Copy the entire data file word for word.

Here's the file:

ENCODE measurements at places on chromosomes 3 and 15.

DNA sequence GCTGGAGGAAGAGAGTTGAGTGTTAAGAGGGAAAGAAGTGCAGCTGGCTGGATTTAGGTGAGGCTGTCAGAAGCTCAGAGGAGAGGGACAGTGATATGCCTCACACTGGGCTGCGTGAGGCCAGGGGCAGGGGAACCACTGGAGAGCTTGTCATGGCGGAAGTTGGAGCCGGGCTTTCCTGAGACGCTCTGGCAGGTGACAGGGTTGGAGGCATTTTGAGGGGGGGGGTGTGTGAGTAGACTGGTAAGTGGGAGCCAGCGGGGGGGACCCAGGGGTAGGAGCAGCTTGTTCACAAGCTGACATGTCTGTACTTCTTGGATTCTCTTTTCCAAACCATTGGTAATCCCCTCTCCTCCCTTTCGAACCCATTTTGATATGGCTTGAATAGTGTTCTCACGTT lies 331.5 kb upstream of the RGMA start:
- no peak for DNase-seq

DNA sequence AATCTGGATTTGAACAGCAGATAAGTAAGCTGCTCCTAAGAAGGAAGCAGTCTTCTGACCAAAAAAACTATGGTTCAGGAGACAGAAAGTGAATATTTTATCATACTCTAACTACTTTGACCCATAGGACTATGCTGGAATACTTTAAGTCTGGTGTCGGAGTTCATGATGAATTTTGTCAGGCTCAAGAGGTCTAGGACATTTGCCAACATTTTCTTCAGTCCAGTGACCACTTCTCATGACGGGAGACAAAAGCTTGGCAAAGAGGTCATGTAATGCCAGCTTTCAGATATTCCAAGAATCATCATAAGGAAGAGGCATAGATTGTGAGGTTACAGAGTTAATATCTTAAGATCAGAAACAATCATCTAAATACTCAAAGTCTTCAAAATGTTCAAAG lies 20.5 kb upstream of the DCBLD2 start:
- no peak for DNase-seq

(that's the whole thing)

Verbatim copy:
ENCODE measurements at places on chromosomes 3 and 15.

DNA sequence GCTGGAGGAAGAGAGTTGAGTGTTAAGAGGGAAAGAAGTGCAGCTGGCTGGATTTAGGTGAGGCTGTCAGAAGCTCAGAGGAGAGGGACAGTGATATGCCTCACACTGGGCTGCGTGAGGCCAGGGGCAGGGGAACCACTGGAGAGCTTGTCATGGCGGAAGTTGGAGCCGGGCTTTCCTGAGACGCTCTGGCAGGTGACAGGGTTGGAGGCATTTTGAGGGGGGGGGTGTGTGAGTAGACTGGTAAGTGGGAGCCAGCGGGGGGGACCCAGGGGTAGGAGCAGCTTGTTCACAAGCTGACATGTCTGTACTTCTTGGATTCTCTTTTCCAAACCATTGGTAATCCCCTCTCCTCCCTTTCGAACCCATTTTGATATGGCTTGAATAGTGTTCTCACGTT lies 331.5 kb upstream of the RGMA start:
- no peak for DNase-seq

DNA sequence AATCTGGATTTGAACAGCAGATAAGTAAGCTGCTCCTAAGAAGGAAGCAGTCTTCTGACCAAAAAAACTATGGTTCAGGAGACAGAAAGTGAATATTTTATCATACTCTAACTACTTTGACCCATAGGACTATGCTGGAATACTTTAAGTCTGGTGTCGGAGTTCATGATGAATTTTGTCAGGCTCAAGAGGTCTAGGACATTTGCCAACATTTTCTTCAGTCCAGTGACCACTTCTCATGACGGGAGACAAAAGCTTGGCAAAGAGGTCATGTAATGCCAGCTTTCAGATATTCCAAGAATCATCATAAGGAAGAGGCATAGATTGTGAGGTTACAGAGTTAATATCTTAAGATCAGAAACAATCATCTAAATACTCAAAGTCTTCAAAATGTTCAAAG lies 20.5 kb upstream of the DCBLD2 start:
- no peak for DNase-seq